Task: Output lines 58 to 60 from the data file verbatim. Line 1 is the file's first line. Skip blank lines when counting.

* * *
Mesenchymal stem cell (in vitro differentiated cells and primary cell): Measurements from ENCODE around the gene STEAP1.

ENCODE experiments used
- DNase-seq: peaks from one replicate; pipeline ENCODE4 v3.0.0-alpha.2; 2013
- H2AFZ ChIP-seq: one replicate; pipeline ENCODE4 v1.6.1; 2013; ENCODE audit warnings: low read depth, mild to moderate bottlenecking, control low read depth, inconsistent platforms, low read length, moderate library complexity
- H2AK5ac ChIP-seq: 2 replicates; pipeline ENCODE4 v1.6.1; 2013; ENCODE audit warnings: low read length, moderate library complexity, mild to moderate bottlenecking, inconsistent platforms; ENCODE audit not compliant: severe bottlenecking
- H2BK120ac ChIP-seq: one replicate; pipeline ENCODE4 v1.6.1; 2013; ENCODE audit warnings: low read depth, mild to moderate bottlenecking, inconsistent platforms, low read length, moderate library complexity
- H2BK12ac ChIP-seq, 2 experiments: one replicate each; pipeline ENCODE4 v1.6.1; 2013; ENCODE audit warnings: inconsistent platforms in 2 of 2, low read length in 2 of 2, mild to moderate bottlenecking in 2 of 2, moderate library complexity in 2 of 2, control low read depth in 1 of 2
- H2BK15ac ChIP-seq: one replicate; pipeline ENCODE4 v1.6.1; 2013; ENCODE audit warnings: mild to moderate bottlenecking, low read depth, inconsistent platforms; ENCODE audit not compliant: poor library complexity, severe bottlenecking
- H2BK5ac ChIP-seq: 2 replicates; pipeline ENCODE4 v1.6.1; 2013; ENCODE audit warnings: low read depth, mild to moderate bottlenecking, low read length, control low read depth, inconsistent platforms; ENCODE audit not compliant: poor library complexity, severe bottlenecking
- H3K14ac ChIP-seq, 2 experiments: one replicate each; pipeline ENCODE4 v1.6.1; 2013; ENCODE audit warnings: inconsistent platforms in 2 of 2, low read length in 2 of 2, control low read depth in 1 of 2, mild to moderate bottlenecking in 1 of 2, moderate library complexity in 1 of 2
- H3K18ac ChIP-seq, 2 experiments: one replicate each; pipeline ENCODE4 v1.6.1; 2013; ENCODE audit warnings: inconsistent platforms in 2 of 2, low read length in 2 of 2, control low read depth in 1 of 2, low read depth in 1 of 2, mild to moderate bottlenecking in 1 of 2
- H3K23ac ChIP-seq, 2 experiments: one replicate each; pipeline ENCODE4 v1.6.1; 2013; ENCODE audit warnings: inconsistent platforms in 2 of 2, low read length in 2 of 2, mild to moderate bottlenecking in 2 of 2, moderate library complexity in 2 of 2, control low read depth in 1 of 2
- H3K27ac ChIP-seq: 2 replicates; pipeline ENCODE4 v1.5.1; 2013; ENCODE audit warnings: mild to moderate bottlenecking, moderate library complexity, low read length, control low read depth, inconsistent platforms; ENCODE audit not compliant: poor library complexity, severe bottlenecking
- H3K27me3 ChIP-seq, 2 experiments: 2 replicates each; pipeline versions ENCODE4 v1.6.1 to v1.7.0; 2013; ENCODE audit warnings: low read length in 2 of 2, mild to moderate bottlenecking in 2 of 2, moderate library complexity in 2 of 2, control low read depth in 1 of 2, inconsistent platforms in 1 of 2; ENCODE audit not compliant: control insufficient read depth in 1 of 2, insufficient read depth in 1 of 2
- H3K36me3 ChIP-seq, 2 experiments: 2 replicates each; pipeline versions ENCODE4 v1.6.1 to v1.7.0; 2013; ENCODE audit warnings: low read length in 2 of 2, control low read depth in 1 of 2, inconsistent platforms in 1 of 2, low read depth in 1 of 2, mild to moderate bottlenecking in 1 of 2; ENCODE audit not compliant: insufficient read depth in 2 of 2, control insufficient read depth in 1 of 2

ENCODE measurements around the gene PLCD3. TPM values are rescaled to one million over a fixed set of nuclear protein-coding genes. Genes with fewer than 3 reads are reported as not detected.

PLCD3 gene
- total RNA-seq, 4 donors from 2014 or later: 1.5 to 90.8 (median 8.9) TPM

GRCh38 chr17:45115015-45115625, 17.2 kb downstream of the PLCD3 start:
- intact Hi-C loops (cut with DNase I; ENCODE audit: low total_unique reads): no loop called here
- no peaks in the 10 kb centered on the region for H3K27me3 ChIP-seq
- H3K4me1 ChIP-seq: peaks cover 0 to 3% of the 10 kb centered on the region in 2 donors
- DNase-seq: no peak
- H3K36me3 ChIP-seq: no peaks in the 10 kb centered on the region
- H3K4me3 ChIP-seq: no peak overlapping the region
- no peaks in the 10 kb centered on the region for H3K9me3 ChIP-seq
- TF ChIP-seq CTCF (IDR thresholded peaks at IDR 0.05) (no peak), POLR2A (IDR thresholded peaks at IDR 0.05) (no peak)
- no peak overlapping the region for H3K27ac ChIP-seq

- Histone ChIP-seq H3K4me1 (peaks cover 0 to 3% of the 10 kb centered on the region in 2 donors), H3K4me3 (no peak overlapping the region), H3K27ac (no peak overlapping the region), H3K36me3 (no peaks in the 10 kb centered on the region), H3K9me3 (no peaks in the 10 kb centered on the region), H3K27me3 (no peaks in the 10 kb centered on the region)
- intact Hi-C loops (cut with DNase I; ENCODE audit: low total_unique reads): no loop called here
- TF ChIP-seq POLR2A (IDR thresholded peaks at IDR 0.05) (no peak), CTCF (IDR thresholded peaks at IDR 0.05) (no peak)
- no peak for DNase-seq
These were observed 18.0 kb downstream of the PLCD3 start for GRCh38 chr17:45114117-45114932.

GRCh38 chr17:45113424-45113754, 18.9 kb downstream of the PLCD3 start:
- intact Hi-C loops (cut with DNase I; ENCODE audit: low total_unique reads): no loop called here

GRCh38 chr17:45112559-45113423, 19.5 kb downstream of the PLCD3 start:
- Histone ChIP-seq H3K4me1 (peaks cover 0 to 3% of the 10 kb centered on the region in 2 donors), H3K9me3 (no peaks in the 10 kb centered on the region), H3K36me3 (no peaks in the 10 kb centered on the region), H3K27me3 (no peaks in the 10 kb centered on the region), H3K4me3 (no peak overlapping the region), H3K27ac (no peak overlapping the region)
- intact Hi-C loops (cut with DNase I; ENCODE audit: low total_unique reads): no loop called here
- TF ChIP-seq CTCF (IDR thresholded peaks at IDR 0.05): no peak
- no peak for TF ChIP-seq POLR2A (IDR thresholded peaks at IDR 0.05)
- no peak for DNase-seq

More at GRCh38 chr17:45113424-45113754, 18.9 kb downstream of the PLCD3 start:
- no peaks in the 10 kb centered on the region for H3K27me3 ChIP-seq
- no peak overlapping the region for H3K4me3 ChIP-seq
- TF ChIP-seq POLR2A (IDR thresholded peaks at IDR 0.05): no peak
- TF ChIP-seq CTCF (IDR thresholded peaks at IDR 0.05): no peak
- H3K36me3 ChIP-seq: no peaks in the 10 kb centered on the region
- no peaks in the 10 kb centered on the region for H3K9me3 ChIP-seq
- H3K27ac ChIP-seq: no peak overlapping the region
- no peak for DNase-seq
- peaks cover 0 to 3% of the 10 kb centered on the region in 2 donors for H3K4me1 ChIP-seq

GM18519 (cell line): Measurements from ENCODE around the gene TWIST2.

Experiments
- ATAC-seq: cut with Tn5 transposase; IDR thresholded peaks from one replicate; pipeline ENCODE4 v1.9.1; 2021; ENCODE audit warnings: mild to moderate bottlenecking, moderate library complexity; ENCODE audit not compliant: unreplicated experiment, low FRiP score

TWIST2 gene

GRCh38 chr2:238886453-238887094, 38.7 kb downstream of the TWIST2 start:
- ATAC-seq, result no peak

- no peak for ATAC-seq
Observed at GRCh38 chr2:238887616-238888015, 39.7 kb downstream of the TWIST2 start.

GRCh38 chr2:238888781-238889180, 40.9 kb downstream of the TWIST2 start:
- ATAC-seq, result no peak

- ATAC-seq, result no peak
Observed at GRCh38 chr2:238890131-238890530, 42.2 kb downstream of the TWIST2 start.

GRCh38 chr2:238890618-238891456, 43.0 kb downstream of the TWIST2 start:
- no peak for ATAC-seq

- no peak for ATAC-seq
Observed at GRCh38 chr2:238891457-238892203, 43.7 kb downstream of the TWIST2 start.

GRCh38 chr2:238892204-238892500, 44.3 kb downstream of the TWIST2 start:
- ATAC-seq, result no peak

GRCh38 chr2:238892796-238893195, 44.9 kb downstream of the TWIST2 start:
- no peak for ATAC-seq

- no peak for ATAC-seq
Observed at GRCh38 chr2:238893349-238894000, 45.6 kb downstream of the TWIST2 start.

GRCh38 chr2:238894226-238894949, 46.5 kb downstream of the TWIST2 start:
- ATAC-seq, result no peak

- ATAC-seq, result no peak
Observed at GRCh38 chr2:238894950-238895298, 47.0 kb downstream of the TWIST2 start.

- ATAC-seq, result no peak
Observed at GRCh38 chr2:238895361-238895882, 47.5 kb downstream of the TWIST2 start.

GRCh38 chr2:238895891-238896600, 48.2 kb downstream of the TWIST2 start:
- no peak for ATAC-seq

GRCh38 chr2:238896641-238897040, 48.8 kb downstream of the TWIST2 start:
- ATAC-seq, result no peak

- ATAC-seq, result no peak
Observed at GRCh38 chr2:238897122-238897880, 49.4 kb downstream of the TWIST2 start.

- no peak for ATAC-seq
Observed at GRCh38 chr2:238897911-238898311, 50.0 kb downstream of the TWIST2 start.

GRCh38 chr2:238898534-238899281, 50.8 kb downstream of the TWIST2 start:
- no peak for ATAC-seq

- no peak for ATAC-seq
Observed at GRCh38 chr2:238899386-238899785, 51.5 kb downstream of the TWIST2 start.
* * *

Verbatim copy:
- no peak for ATAC-seq
Observed at GRCh38 chr2:238887616-238888015, 39.7 kb downstream of the TWIST2 start.

GRCh38 chr2:238888781-238889180, 40.9 kb downstream of the TWIST2 start: